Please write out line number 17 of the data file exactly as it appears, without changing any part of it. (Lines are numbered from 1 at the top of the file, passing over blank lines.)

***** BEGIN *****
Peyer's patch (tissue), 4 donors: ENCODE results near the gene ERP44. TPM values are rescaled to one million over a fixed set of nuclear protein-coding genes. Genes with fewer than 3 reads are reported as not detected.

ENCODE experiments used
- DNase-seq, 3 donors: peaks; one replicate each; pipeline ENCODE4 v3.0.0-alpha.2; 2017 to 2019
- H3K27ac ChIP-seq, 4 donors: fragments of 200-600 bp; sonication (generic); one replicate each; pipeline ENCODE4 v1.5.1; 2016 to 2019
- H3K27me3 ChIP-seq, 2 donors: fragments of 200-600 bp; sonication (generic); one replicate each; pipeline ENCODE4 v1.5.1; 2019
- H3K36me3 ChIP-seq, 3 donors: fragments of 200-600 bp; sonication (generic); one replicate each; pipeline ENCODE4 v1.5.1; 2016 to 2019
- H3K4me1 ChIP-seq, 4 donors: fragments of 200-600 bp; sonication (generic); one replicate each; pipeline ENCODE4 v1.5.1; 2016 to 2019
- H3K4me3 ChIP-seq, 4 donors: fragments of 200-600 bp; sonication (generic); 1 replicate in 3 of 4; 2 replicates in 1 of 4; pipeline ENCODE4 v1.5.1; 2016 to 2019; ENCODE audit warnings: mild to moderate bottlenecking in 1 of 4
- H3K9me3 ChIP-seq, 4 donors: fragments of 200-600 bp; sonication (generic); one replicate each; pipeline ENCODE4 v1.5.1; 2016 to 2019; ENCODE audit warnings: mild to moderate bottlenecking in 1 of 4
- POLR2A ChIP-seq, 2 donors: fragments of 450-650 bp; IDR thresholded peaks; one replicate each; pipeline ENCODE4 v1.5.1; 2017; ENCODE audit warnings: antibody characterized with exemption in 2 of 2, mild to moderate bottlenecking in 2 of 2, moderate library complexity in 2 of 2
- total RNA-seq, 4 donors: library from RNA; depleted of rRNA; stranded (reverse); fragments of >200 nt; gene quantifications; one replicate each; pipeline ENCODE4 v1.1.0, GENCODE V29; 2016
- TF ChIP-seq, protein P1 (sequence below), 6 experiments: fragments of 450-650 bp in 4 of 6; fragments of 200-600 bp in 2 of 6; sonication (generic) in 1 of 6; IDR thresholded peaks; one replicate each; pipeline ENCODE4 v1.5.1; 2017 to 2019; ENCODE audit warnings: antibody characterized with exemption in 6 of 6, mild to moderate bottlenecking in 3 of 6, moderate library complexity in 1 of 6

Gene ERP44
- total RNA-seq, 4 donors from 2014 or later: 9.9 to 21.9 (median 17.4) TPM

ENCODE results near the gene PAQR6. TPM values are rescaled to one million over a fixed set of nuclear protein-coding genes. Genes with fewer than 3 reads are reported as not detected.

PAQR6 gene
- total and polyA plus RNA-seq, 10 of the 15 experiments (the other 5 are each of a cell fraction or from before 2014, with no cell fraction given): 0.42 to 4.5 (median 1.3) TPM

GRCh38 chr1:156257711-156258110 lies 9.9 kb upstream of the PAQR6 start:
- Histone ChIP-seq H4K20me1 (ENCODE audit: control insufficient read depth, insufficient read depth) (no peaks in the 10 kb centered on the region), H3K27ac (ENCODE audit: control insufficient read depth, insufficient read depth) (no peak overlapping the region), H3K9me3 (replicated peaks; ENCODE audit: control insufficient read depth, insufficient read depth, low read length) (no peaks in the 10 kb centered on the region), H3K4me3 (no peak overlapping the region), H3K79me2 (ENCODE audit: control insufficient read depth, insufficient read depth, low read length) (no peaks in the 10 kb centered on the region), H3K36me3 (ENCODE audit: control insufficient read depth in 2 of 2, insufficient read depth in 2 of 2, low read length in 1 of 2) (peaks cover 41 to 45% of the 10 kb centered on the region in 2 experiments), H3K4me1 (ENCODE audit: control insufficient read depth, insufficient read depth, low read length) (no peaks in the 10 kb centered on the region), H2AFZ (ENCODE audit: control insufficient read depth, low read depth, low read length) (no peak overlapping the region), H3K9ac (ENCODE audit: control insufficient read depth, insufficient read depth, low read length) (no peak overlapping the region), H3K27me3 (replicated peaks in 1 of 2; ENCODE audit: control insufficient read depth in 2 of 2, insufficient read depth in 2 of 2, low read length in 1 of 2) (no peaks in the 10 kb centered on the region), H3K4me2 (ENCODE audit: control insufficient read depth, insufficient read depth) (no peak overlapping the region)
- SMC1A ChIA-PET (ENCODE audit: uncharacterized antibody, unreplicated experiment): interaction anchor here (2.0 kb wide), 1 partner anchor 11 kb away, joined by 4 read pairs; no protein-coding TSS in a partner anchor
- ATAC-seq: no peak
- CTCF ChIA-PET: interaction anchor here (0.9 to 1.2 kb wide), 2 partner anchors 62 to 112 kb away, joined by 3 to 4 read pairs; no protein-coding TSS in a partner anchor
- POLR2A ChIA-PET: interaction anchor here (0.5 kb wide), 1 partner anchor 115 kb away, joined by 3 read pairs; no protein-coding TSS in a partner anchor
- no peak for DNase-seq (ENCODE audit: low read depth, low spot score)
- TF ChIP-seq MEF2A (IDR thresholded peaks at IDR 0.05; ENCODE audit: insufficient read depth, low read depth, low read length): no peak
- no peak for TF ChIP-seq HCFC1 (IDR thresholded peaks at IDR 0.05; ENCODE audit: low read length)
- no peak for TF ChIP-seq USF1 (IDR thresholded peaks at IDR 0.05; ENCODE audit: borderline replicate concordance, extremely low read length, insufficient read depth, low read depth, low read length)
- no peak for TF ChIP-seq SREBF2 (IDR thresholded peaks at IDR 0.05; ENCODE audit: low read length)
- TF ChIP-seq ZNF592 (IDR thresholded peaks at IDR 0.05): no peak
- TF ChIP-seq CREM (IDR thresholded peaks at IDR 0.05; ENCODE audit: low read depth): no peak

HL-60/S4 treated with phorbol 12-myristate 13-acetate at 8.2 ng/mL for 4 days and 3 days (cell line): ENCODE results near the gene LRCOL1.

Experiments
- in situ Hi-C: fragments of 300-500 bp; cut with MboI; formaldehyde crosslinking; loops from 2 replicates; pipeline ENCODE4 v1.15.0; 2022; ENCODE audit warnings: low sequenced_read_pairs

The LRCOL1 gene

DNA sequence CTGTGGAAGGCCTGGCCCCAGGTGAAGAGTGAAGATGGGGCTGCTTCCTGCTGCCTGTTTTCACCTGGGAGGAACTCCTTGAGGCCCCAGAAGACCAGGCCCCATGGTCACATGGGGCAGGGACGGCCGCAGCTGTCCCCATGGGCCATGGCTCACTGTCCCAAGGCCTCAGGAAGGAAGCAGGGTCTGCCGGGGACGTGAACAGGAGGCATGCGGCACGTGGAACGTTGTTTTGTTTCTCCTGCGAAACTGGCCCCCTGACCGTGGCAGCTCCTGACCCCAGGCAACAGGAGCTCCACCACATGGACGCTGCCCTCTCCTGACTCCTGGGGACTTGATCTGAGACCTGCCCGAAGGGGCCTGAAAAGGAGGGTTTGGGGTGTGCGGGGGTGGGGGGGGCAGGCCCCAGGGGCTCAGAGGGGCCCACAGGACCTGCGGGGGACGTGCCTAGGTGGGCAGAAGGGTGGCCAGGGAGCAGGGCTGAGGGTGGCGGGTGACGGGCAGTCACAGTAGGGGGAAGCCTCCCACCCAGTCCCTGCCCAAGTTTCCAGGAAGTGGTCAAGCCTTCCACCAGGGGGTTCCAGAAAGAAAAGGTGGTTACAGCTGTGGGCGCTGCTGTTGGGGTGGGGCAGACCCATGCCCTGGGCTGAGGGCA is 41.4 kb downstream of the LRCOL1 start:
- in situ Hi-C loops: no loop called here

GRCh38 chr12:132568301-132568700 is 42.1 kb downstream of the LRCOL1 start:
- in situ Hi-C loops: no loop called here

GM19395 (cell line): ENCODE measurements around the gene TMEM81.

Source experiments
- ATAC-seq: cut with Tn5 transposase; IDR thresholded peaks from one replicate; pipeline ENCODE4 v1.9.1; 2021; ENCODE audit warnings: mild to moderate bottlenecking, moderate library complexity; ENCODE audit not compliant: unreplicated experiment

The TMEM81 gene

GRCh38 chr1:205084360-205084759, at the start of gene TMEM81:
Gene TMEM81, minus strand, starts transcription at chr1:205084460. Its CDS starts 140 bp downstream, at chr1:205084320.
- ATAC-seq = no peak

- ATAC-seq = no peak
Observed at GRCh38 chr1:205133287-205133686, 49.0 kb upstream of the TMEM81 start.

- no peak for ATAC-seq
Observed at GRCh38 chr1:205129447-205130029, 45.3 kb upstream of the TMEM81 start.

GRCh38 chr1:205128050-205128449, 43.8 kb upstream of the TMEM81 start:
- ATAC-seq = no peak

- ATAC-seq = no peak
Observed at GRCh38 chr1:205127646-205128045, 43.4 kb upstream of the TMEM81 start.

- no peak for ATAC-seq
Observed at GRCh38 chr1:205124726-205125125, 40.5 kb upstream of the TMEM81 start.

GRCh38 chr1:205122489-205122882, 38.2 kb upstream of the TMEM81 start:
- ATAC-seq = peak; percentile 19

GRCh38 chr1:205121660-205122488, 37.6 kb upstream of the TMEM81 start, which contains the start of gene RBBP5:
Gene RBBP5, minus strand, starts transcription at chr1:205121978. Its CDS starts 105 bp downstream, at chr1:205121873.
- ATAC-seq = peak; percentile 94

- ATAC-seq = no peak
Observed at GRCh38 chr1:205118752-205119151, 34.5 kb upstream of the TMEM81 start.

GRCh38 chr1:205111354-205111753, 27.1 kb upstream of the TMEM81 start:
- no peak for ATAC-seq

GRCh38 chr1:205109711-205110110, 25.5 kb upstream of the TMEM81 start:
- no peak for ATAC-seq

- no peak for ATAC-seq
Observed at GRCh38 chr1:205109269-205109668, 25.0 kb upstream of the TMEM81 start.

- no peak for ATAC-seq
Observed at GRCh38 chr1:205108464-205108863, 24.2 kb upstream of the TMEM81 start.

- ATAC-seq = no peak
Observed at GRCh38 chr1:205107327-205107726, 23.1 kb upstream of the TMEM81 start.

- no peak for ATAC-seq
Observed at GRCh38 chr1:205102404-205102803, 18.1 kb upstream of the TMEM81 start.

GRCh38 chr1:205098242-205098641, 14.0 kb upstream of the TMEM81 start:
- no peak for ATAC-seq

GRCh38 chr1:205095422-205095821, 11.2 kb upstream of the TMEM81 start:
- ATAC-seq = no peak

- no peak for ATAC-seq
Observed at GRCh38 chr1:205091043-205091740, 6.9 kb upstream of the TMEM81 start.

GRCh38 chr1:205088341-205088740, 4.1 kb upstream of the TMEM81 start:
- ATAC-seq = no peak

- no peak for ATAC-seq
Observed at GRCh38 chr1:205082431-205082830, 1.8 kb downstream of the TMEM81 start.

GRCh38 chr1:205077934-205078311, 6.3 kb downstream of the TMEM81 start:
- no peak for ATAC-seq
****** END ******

- total and polyA plus RNA-seq, 10 of the 15 experiments (the other 5 are each of a cell fraction or from before 2014, with no cell fraction given): 0.42 to 4.5 (median 1.3) TPM